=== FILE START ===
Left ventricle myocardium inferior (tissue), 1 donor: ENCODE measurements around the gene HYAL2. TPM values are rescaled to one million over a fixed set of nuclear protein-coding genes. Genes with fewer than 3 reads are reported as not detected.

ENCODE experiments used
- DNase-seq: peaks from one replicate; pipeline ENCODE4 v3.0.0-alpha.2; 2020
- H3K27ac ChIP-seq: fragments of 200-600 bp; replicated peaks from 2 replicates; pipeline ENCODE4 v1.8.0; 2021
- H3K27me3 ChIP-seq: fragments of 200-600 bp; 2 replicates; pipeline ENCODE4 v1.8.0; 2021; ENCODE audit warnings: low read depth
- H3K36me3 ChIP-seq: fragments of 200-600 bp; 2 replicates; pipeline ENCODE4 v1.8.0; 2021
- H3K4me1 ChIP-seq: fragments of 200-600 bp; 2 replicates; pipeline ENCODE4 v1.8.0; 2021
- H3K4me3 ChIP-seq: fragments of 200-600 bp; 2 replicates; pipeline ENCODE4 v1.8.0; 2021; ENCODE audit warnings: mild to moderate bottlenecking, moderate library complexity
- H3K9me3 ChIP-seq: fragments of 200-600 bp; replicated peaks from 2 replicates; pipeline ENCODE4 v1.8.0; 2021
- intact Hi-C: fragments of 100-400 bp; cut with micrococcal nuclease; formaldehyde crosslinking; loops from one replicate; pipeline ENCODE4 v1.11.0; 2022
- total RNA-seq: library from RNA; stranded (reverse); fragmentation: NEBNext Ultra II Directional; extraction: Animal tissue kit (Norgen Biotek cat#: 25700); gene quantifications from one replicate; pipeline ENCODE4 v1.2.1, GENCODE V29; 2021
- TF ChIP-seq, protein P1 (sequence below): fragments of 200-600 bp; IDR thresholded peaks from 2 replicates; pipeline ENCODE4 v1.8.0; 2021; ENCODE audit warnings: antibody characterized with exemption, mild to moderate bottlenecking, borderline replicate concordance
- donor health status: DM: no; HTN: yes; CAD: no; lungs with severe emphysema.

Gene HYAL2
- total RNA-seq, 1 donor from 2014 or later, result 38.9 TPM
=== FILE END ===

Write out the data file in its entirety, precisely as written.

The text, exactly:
Left ventricle myocardium inferior (tissue), 1 donor: ENCODE measurements around the gene HYAL2. TPM values are rescaled to one million over a fixed set of nuclear protein-coding genes. Genes with fewer than 3 reads are reported as not detected.

ENCODE experiments used
- DNase-seq: peaks from one replicate; pipeline ENCODE4 v3.0.0-alpha.2; 2020
- H3K27ac ChIP-seq: fragments of 200-600 bp; replicated peaks from 2 replicates; pipeline ENCODE4 v1.8.0; 2021
- H3K27me3 ChIP-seq: fragments of 200-600 bp; 2 replicates; pipeline ENCODE4 v1.8.0; 2021; ENCODE audit warnings: low read depth
- H3K36me3 ChIP-seq: fragments of 200-600 bp; 2 replicates; pipeline ENCODE4 v1.8.0; 2021
- H3K4me1 ChIP-seq: fragments of 200-600 bp; 2 replicates; pipeline ENCODE4 v1.8.0; 2021
- H3K4me3 ChIP-seq: fragments of 200-600 bp; 2 replicates; pipeline ENCODE4 v1.8.0; 2021; ENCODE audit warnings: mild to moderate bottlenecking, moderate library complexity
- H3K9me3 ChIP-seq: fragments of 200-600 bp; replicated peaks from 2 replicates; pipeline ENCODE4 v1.8.0; 2021
- intact Hi-C: fragments of 100-400 bp; cut with micrococcal nuclease; formaldehyde crosslinking; loops from one replicate; pipeline ENCODE4 v1.11.0; 2022
- total RNA-seq: library from RNA; stranded (reverse); fragmentation: NEBNext Ultra II Directional; extraction: Animal tissue kit (Norgen Biotek cat#: 25700); gene quantifications from one replicate; pipeline ENCODE4 v1.2.1, GENCODE V29; 2021
- TF ChIP-seq, protein P1 (sequence below): fragments of 200-600 bp; IDR thresholded peaks from 2 replicates; pipeline ENCODE4 v1.8.0; 2021; ENCODE audit warnings: antibody characterized with exemption, mild to moderate bottlenecking, borderline replicate concordance
- donor health status: DM: no; HTN: yes; CAD: no; lungs with severe emphysema.

Gene HYAL2
- total RNA-seq, 1 donor from 2014 or later, result 38.9 TPM